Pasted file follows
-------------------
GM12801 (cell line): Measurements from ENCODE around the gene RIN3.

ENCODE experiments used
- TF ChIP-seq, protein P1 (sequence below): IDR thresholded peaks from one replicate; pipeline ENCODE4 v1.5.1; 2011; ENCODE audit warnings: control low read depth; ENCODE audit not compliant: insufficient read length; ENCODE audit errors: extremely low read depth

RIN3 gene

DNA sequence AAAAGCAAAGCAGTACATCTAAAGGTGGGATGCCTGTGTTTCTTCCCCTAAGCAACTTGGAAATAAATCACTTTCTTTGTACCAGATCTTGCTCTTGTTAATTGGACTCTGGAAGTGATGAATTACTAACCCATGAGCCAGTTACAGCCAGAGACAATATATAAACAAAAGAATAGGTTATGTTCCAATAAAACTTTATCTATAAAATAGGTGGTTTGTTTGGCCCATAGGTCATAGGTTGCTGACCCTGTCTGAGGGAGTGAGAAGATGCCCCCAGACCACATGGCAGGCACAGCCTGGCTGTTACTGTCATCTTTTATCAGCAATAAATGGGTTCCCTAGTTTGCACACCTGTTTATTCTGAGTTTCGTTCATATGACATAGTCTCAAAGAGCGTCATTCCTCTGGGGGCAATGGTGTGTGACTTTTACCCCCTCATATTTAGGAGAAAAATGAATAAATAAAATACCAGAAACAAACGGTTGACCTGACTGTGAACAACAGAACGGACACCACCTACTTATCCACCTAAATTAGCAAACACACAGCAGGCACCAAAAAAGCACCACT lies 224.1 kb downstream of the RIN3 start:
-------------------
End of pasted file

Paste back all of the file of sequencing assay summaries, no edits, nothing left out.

GM12801 (cell line): Measurements from ENCODE around the gene RIN3.

ENCODE experiments used
- TF ChIP-seq, protein P1 (sequence below): IDR thresholded peaks from one replicate; pipeline ENCODE4 v1.5.1; 2011; ENCODE audit warnings: control low read depth; ENCODE audit not compliant: insufficient read length; ENCODE audit errors: extremely low read depth

RIN3 gene

DNA sequence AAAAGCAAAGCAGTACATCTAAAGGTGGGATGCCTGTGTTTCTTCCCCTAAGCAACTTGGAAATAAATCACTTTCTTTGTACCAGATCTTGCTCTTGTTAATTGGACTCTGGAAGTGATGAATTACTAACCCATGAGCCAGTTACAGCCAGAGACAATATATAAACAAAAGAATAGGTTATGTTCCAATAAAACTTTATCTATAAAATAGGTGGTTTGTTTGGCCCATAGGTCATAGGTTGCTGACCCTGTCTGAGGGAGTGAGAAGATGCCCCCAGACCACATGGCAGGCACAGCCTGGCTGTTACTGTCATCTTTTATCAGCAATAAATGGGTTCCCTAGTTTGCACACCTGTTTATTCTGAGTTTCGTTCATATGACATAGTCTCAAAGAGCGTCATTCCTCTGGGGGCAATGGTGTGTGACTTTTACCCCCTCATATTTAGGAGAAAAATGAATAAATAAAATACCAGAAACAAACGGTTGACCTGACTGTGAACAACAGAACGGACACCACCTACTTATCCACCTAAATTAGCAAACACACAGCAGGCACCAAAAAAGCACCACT lies 224.1 kb downstream of the RIN3 start: